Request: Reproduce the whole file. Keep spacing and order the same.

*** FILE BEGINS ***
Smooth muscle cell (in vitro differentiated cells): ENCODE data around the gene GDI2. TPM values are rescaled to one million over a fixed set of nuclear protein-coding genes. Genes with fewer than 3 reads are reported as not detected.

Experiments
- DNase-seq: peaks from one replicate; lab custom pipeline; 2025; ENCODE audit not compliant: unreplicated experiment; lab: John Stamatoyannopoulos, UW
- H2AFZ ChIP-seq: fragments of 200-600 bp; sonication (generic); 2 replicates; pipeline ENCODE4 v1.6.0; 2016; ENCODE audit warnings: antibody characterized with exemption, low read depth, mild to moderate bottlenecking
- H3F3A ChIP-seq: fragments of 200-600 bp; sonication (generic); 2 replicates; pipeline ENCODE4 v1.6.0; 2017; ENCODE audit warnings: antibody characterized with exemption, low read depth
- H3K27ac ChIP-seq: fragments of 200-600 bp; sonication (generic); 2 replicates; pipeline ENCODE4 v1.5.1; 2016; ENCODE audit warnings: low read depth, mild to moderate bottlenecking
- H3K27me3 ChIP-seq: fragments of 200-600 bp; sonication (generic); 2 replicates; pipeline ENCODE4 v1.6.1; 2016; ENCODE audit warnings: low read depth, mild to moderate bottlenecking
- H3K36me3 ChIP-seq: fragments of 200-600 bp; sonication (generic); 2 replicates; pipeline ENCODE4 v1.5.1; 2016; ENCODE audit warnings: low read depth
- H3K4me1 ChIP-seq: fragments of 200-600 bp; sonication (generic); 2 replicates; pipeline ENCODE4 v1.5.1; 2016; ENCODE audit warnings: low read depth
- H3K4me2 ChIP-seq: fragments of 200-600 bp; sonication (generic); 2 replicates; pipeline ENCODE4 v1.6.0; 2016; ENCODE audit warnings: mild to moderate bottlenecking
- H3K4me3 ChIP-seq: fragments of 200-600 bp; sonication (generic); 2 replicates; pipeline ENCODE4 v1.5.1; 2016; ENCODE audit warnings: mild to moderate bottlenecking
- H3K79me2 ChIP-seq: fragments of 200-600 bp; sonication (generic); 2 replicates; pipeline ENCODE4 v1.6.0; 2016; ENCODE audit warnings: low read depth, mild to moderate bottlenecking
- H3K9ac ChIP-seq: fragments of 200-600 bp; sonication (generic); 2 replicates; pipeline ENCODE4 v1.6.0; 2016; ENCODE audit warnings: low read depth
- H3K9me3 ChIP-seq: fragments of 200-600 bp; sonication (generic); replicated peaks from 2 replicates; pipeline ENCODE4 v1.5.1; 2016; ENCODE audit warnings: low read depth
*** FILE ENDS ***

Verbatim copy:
Smooth muscle cell (in vitro differentiated cells): ENCODE data around the gene GDI2. TPM values are rescaled to one million over a fixed set of nuclear protein-coding genes. Genes with fewer than 3 reads are reported as not detected.

Experiments
- DNase-seq: peaks from one replicate; lab custom pipeline; 2025; ENCODE audit not compliant: unreplicated experiment; lab: John Stamatoyannopoulos, UW
- H2AFZ ChIP-seq: fragments of 200-600 bp; sonication (generic); 2 replicates; pipeline ENCODE4 v1.6.0; 2016; ENCODE audit warnings: antibody characterized with exemption, low read depth, mild to moderate bottlenecking
- H3F3A ChIP-seq: fragments of 200-600 bp; sonication (generic); 2 replicates; pipeline ENCODE4 v1.6.0; 2017; ENCODE audit warnings: antibody characterized with exemption, low read depth
- H3K27ac ChIP-seq: fragments of 200-600 bp; sonication (generic); 2 replicates; pipeline ENCODE4 v1.5.1; 2016; ENCODE audit warnings: low read depth, mild to moderate bottlenecking
- H3K27me3 ChIP-seq: fragments of 200-600 bp; sonication (generic); 2 replicates; pipeline ENCODE4 v1.6.1; 2016; ENCODE audit warnings: low read depth, mild to moderate bottlenecking
- H3K36me3 ChIP-seq: fragments of 200-600 bp; sonication (generic); 2 replicates; pipeline ENCODE4 v1.5.1; 2016; ENCODE audit warnings: low read depth
- H3K4me1 ChIP-seq: fragments of 200-600 bp; sonication (generic); 2 replicates; pipeline ENCODE4 v1.5.1; 2016; ENCODE audit warnings: low read depth
- H3K4me2 ChIP-seq: fragments of 200-600 bp; sonication (generic); 2 replicates; pipeline ENCODE4 v1.6.0; 2016; ENCODE audit warnings: mild to moderate bottlenecking
- H3K4me3 ChIP-seq: fragments of 200-600 bp; sonication (generic); 2 replicates; pipeline ENCODE4 v1.5.1; 2016; ENCODE audit warnings: mild to moderate bottlenecking
- H3K79me2 ChIP-seq: fragments of 200-600 bp; sonication (generic); 2 replicates; pipeline ENCODE4 v1.6.0; 2016; ENCODE audit warnings: low read depth, mild to moderate bottlenecking
- H3K9ac ChIP-seq: fragments of 200-600 bp; sonication (generic); 2 replicates; pipeline ENCODE4 v1.6.0; 2016; ENCODE audit warnings: low read depth
- H3K9me3 ChIP-seq: fragments of 200-600 bp; sonication (generic); replicated peaks from 2 replicates; pipeline ENCODE4 v1.5.1; 2016; ENCODE audit warnings: low read depth